This article was written by Anton Piller in Switzerland and forwarded by Jerry Birkbeck.
It must have been about 20 years back, when I first saw an advert and read an article about these kits. Since I liked the idea and appreciated the engineering skill behind it, I bought two of the kits – one for my TD and one for my long-term project, YT4220. Both kits were fitted and what struck me at the time was, how close the lip of the oil seal was to the edge of the crankshaft’s shoulder and that it was not spring-loaded.
My expectations were running high and the TD was up and running soon, while the YT engine is still waiting to be fired up for the first time. Well, my high expectations were not really met and the engine still “lost” oil at the bottom hole of the bell housing (something that prevents the car from passing the very strict government controlled Swiss MOT).
By coincidence, I realised that the big spares suppliers nowadays include a round white plastic box with those kits. On enquiring, I found out that the box contains a so-called speedy sleeve that extends the crankshaft’s shoulder. Apparently, the kit’s manufacturer had found out, over time, that the seal’s lip runs too close to the crank’s edge and in some cases, cannot function properly (dependant on how big the shoulder of the chamfer is).
Crankshaft and flywheel removed and con rods secured by a length of dowel.
I decided to take the engine out of the YT, fit such a speedy sleeve and have the crank and flywheel balanced at the same time. Because of limited space in my garage, I asked the owner of my engineering shop, if I could strip the engine at his shop, which he agreed to. The man is very knowledgeable and did his own Group 2, Sport 2000 and Mini Cooper racing. When he saw the “in situ” rear crank seal kit, he nearly had a fit and told me that the kit could not function properly. Here is his reason why:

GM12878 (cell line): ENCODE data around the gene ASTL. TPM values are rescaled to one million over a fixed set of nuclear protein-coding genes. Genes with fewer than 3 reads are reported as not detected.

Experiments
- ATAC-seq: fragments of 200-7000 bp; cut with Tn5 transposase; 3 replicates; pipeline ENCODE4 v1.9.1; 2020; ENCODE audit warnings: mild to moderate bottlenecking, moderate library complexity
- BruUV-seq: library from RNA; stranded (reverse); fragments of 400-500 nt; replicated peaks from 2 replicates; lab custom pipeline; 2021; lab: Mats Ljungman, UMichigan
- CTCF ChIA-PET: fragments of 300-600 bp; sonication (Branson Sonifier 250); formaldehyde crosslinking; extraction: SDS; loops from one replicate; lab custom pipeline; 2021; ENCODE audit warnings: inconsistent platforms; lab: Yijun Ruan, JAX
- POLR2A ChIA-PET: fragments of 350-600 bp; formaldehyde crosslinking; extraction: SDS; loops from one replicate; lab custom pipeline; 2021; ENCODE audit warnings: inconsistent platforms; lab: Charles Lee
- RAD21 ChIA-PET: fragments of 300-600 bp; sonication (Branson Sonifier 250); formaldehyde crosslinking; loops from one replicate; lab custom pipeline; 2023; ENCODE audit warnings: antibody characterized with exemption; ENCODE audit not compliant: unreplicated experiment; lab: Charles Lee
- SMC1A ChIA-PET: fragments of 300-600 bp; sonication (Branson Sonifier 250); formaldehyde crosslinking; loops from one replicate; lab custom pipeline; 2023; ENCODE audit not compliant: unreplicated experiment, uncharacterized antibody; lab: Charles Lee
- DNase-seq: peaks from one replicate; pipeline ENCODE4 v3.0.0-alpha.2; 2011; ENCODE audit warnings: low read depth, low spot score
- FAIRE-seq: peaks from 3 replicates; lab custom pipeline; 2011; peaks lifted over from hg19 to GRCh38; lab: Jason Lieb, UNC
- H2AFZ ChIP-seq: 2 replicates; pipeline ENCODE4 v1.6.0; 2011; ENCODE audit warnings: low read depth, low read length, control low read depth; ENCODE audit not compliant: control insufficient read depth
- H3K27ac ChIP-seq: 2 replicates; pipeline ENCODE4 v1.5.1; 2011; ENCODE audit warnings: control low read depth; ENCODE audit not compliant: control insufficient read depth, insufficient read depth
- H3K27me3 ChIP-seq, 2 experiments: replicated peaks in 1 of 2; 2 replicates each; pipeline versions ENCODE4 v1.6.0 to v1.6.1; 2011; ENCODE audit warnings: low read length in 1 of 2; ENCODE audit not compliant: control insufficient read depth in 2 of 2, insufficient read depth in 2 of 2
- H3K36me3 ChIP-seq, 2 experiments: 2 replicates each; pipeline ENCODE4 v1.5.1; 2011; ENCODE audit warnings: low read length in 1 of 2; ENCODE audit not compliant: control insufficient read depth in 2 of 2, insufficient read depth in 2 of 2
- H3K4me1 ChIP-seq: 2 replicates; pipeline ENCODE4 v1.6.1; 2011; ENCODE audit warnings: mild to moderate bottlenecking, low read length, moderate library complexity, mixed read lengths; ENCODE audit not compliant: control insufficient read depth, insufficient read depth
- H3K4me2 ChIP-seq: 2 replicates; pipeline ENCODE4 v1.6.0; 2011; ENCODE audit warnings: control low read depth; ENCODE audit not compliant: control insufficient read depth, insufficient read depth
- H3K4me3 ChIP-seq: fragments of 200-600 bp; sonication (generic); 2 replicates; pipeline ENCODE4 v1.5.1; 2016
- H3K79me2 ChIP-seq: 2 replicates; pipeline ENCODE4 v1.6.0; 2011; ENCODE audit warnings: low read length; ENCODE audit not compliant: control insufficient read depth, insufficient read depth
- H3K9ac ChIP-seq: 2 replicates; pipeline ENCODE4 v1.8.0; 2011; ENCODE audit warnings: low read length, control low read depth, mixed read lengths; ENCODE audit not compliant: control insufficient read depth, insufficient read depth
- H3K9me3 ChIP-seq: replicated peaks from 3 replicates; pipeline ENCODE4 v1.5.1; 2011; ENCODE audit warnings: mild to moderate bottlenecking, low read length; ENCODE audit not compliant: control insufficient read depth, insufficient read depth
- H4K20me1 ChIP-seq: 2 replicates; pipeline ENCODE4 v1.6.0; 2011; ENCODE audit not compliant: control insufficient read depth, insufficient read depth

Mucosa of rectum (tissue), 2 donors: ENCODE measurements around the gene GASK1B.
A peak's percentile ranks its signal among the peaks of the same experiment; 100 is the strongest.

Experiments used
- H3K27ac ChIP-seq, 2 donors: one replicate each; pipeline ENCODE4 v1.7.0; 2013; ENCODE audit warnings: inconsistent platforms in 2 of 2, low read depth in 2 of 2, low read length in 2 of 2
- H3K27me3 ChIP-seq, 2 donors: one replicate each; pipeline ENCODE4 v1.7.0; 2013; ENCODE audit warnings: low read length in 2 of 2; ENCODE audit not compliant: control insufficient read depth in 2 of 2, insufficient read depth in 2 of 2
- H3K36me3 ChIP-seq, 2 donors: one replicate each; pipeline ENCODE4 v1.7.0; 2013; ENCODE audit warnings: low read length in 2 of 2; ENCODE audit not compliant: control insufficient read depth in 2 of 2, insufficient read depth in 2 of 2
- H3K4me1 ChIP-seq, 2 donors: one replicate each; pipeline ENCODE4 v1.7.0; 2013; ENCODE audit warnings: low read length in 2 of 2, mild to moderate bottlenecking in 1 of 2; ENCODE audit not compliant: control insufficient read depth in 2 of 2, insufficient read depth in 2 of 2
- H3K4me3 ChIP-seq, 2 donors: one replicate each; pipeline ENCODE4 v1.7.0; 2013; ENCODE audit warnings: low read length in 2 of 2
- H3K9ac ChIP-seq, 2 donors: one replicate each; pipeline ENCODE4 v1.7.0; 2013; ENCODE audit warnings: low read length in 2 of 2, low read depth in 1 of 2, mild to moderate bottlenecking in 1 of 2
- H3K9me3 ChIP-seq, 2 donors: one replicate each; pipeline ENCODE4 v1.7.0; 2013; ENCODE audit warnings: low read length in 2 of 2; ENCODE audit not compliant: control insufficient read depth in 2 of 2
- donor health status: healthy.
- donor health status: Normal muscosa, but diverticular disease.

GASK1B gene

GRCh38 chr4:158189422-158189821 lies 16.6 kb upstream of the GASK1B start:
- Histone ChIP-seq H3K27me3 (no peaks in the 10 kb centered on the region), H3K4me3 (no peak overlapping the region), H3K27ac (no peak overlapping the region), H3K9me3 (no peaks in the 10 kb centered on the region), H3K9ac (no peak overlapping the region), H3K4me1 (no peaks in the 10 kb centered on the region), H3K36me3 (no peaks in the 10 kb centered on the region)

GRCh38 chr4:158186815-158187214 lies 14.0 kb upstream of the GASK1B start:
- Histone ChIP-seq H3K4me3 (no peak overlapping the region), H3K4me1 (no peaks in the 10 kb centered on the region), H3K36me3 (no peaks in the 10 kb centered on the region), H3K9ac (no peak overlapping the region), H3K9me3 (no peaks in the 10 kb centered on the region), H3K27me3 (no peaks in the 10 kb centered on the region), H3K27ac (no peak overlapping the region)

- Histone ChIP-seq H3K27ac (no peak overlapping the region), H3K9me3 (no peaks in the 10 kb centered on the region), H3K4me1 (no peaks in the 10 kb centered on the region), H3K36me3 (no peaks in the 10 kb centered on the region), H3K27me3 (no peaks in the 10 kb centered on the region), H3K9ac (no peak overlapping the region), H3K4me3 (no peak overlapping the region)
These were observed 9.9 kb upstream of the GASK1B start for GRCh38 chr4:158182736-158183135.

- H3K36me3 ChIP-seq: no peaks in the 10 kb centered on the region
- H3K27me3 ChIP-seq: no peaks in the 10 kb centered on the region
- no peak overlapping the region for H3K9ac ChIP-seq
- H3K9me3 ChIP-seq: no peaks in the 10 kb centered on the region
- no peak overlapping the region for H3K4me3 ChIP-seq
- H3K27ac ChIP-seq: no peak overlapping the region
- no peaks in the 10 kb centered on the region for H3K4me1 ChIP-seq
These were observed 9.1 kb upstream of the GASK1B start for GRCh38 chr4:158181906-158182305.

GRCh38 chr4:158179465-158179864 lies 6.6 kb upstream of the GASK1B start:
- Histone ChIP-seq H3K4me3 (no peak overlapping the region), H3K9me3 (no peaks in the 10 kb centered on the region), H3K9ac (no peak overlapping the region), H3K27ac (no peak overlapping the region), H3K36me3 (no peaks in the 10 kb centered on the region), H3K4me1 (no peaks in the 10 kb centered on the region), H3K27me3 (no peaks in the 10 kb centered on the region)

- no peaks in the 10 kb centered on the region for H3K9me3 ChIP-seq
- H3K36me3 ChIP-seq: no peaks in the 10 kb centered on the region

- The seal’s lip being too close to the crank’s chamfered edge (which of course will be overcome by fitting a speedy sleeve).
- The lack of a spring within the sealing lip that would prevent the engine’s internal pressure to blow out oil past the lip.
- The non-descript type of seal that looks as if designed for slow moving shafts of a machine but not for use in high revving engines. The correct seals for car engines are of the Viton (FPM) type. These FPM seals withstand temperatures of up to 220° Celsius, whereas standard oil seals only withstand 100°C, which is the boiling point of water. In addition FPM seals withstand a circumferential speed of up to 40 meters/second versus the 14m/s of “normal” Nitrile (NBR) seals.
To the left, the kit’s seal that lacks a spring loaded lip. To the right, the FPM seal with its spring loaded lip.
Since I could not find out what type oil seal is used with the aftermarket kits, I decided to make sure and use a FPM type seal together with a speedy sleeve, to hopefully get the results, I expected in the first place. Here is what I bought:
- SKF Speedy Sleeve 95mm, order number CR 99369
- Oil Seal 95-120-12, order number CR 99369
Because the newly acquired seal is two millimetres wider than the kit’s seal, two millimetres were skimmed off the flywheel’s raised front section and the seal was glued into the aluminium clamping-ring of the kit with black silicon sealant.
Two millimetres had to be taken off the raised section in the centre of the flywheel – in order to allow for the 2mm wider oil seal.
In theory, I have done everything right to keep my Racing Engineer happy and I look forward to test the upgrade sometime early next year. Keep your fingers crossed….!